Monthly Archives: March 2015

The Grow Room

IMG_0198Known in other seasons as the hot water heater room, the grow room has been all set up for spring.

Derek added some new fixtures to the several grow-lights left over from last year. Buying special fixtures just for grow systems proved to be rather pricey. So this year, we’re testing out simple shop light fixtures and using the bulbs designed to help plants grow. (We attempted to use the daylight spectrum bulbs, but the new sprouts grew very leggy, very fast.)

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Brand new lights. Brand new table.

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Derek is standing on a chair right next to this, nailing the chains to the rafters.

Grow lights are so handy to have. Starting seeds inside gives the plants more time to produce when they’re transplanted outdoors. Not to mention, starting plants from seed saves a great deal of money. It’s possible to get a whole row of  crop for the price of one plant from the store.

(I don’t know about you, but there’s just something fun about checking every day until the little seedlings pop out of the soil. Anticipation is the spice of life.)

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The finished project. Can you see the little space heater on the chair?

Having a grow room is also handy because some crops — the seedless watermelon, for example — need consistent temperatures between 70-80 degrees to germinate! If you no anything about Iowa weather, it’s anything but consistent. 🙂

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Honeyberries

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I’m very excited. I asked Derek if, for my birthday, I could order a three or four honeyberry bushes. His response? He ordered me eight!

What’s a honeyberry bush?

They are a berry (obviously), very much like blueberries, but much more hardy, plumper, and a good bit taller. Some people describe them tasting like blueberries at first followed with a hint of strawberry and/or kiwi. Honeyberries are known to be more resilient against pests and cold — both very good characteristics in Iowa. They are also low maintenance — a very good characteristic for a busy farmer’s wife.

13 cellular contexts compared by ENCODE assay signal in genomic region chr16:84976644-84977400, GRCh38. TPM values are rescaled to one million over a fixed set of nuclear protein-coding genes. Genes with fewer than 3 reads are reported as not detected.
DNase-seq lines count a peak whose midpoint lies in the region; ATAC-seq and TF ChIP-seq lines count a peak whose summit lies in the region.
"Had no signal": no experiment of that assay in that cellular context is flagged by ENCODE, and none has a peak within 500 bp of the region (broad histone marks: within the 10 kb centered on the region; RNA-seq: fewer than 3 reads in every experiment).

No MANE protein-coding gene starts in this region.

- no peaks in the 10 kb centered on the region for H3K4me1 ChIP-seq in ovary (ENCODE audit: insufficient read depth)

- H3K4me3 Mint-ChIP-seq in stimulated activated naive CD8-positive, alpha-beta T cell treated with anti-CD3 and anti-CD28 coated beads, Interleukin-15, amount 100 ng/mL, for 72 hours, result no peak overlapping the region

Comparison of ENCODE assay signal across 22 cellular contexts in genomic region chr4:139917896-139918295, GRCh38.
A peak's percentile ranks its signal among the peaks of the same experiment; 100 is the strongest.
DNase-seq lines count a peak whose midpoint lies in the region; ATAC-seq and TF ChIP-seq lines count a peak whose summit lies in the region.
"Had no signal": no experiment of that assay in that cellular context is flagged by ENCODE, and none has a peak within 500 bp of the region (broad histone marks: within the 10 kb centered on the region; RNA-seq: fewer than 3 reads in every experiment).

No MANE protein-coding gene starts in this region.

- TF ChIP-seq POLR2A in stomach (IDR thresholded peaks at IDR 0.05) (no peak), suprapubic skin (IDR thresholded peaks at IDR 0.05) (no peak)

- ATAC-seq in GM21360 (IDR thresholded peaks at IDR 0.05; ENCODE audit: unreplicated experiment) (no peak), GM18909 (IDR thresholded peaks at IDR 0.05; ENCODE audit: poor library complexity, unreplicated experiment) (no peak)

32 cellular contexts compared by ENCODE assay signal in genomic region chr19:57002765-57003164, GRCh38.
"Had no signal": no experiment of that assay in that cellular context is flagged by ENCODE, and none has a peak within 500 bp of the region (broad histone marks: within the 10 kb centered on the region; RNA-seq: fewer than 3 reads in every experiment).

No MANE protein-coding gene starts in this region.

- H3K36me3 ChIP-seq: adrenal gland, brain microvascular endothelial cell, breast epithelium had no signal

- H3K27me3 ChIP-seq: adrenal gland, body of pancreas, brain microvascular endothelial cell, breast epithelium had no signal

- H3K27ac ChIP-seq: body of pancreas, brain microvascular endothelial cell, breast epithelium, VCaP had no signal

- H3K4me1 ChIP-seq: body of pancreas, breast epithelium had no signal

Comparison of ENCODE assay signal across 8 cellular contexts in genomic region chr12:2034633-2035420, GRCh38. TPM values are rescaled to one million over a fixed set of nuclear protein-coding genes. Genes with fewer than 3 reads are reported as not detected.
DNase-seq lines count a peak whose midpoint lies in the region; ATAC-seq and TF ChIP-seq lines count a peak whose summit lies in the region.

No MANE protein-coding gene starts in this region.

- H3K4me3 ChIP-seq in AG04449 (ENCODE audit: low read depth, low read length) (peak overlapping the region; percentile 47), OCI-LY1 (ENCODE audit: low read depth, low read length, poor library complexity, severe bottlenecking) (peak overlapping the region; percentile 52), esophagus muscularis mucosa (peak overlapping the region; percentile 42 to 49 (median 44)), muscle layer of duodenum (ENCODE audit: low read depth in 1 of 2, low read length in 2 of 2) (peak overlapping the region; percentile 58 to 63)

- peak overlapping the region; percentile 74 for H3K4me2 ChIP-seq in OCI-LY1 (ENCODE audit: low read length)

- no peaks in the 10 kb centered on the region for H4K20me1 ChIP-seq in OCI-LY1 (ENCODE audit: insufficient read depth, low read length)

They should be arriving in the mail at the end of April sometime. Too bad it’s still a long time to wait before I can try the honeyberry for myself. It will take them several years before they mature enough to produce in abundance.

Consider it a future investment for birthdays to come.

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Drying Basil with a Dehydrator

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Having made several rounds of pesto with the basil coming in, I decided to try something new — Dehydration.

I have very little experience drying herbs. (One failed attempt at air drying chives — not a method I would recommended.) Thankfully, drying herbs is not generally that hard! Especially if you have a dehydrator, then even a novice like me can do it.

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Assemble your leaves on the racks, in a single layer. Overlap is not a bad thing so long as air can circulate.

These came from our indoor grow system, so I didn’t bother washing them.

If you purchase basil or pick it from the great outdoors, a gentle rinse and an air-dry on a towel work well to clean it.

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A giant leaf. This is Derek’s man-hand to boot!

Herbs dry in a dehydrator very quickly. (Mine took 30-45 minutes.) So check them every 10 minutes or so, and even more often towards the end. You know it’s done when the leaves are crispy crumbly between you’re fingers.

You don’t want this. . .

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Remember that giant leaf? Here it is again. Derek had to leave for work, so this is my smaller, more feminine hand. I’m sure you still get the idea.

Limpy and soft.

If a few leaves are not quite as crispy, that’s okay. Go ahead and crumble them in with the rest. When you seal the jar or bag, the moisture content will redistribute evenly throughout herbs. That is, everything will even out — don’t worry about it.

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After dehydration

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     NOTE: Crumbling the dried leaves can make a big mess. Make sure to do it inside a rather large bowl. Crumbling the leaves in a small bowl over the brand new table cloth you spread out yesterday is not recommended.

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One the right is the freshly dried basil. One the left is a common store-bought brand of dried basil. The difference speaks for itself.

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Snow!!!

Beautiful aftermath of a snow storm.

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    The wet heavy snow stuck to everything. So much came down in one day!

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 It made for wonderful scenery over the next several days.

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The sleeping garden. . .

Won’t be long now until spring comes! (Despite the pictures.)

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